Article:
Many expats learning to speak or write Chinese will find that basing their language study on a systematic study course, such as a textbook or audio course, is the best way to stay consistent in their Chinese study. Excellent resources are available from Beijing University Press, Rosetta Stone, the Pimsleur Approach, and other sources, many available locally in Chinese bookstores. In addition to a basic course, however, many tools and resources can make studying Chinese both more enriching and more fun.
Set a Goal and Make a Plan
Whether or not they are using a textbook or another learning system, students of Chinese should set a manageable goal for language learning and break it down into weekly and daily study sessions. Studying to take the HSK exam (the Chinese language proficiency exam in China), for example, can be an achievable, yet challenging goal.
Online Language Tools and Software
Websites like Chinesepod.com have created language podcasts conveniently geared to those who prefer to learn on the go, and some of the podcasts are free. These websites also offer, for a subscription fee, study and review materials as well as online tutoring. One major benefit of these websites is that they offer glimpses into modern daily life in China, and offer Chinese lessons specifically geared to daily tasks such as going to the hairdresser, setting up a bank account, and more.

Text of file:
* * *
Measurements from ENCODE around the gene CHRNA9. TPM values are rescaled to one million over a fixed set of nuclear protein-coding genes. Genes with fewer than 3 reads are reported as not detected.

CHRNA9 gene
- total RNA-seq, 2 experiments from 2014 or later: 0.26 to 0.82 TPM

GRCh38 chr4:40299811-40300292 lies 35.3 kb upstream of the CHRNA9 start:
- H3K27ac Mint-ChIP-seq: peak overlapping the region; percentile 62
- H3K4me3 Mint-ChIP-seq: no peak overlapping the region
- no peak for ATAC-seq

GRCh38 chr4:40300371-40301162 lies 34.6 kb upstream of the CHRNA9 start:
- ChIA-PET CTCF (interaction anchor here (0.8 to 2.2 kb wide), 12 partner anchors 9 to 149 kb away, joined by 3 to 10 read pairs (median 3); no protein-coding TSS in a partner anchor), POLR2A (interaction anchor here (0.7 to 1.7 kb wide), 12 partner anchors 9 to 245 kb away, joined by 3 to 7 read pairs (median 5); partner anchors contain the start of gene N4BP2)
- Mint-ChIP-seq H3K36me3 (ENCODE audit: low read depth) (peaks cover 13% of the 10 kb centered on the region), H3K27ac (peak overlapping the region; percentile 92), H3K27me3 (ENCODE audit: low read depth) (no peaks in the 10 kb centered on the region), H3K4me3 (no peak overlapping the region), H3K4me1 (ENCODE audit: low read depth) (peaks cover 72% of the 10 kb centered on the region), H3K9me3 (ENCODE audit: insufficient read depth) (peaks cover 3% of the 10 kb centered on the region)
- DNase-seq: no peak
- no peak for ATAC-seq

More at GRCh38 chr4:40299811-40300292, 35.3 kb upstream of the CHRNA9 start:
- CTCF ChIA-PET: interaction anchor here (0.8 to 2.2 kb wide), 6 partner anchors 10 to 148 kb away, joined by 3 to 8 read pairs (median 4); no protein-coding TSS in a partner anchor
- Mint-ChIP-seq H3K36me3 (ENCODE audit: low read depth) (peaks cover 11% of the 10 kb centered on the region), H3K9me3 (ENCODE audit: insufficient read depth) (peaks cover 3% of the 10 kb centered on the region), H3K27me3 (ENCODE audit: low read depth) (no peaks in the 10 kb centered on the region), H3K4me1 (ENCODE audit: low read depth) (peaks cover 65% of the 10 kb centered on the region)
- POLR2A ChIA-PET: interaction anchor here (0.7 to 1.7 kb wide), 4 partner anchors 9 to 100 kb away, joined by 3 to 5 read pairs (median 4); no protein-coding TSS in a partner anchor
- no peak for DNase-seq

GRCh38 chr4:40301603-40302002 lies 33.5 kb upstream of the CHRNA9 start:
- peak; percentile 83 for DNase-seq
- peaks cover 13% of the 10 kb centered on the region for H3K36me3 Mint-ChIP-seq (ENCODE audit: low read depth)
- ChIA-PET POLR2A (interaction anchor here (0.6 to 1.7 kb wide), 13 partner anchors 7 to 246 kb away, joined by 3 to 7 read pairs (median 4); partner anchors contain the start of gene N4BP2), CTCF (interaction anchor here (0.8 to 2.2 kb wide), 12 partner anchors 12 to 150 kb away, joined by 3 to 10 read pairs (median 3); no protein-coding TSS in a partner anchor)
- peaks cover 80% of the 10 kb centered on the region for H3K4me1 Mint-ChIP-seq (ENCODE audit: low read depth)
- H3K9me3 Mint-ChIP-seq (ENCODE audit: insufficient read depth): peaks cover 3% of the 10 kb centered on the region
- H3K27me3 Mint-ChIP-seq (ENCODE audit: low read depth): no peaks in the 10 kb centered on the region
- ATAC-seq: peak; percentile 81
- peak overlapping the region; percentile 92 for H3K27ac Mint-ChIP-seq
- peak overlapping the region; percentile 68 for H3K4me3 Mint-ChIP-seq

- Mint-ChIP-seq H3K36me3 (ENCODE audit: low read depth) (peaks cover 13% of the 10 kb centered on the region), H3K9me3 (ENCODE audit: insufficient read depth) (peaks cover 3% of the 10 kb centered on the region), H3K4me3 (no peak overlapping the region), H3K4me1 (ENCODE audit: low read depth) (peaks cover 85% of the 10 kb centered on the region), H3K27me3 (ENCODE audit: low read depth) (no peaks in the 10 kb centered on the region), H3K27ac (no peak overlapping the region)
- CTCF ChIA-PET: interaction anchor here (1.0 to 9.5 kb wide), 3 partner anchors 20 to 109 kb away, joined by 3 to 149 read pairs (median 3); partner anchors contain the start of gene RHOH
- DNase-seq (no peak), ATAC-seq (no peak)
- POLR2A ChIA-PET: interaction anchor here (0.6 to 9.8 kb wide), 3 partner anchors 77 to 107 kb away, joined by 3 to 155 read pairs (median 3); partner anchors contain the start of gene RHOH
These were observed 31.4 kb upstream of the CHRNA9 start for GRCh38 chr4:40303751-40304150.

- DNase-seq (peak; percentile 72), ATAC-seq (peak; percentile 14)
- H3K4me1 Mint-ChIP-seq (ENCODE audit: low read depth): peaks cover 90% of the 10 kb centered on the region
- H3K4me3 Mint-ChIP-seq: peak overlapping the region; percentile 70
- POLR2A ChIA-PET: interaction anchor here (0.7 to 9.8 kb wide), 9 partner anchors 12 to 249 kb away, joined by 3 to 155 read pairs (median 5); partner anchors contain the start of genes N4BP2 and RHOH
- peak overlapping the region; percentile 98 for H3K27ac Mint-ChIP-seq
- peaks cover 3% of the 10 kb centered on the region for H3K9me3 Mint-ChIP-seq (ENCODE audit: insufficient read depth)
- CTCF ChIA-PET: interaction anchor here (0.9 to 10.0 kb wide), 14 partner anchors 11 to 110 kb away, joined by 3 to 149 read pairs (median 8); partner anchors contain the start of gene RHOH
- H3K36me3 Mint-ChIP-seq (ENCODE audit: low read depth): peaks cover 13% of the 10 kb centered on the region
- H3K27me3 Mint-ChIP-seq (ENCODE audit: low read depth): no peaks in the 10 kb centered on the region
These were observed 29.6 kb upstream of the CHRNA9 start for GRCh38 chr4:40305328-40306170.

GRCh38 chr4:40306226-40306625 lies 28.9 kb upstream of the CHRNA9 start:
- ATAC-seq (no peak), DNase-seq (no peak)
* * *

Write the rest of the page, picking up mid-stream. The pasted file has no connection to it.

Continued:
An electronic flashcard system can also help Chinese language learners review and reinforce material that they have already learned. Anki is a popular flashcard system that allows users to upload their flashcard deck onto the web, so they can review on any computer. Anki also has an application that allows the flashcards to run on an iPhone or an iPod Touch.
Hire a Chinese Tutor
In China, where labor costs are low, hiring a tutor is surprisingly affordable. Hiring a university student can cost as little as a few dollars an hour, and can help language learners stay accountable to their learning plan. For those in beginning levels, hiring a Chinese tutor who is fluent in English (such as an English major) can make explanations easier to understand, and provide insight into the local culture. Of course, some learners prefer a total immersion environment and a tutor who does not speak English, which can be just as beneficial.
Get a Scholarship and Study Chinese Full Time
The Chinese government has reached student exchange agreements with the governments of several other countries, and under the management of the China Scholarship Council (CSC) , provides scholarships for foreign students who wish to study in China. Prospective students should apply at the Chinese diplomatic mission in their home country between January and April. In addition to the CSC scholarships, many Chinese universities also offer scholarships to foreign students. Students should apply directly to their preferred university.
Make Chinese Friends
There are astounding numbers of expatriates studying and working in China who do not make friends with local Chinese people. Making some Chinese friends is the best way to learn and to practice Chinese, and to understand it in context. No matter how diligently students may study the language on their own, it is impossible to gauge whether or not progress is being made without using it in the real world. Chinese friends can also be a valuable source of guidance, companionship, and assistance, and can make studying Mandarin Chinese a natural and enjoyable experience.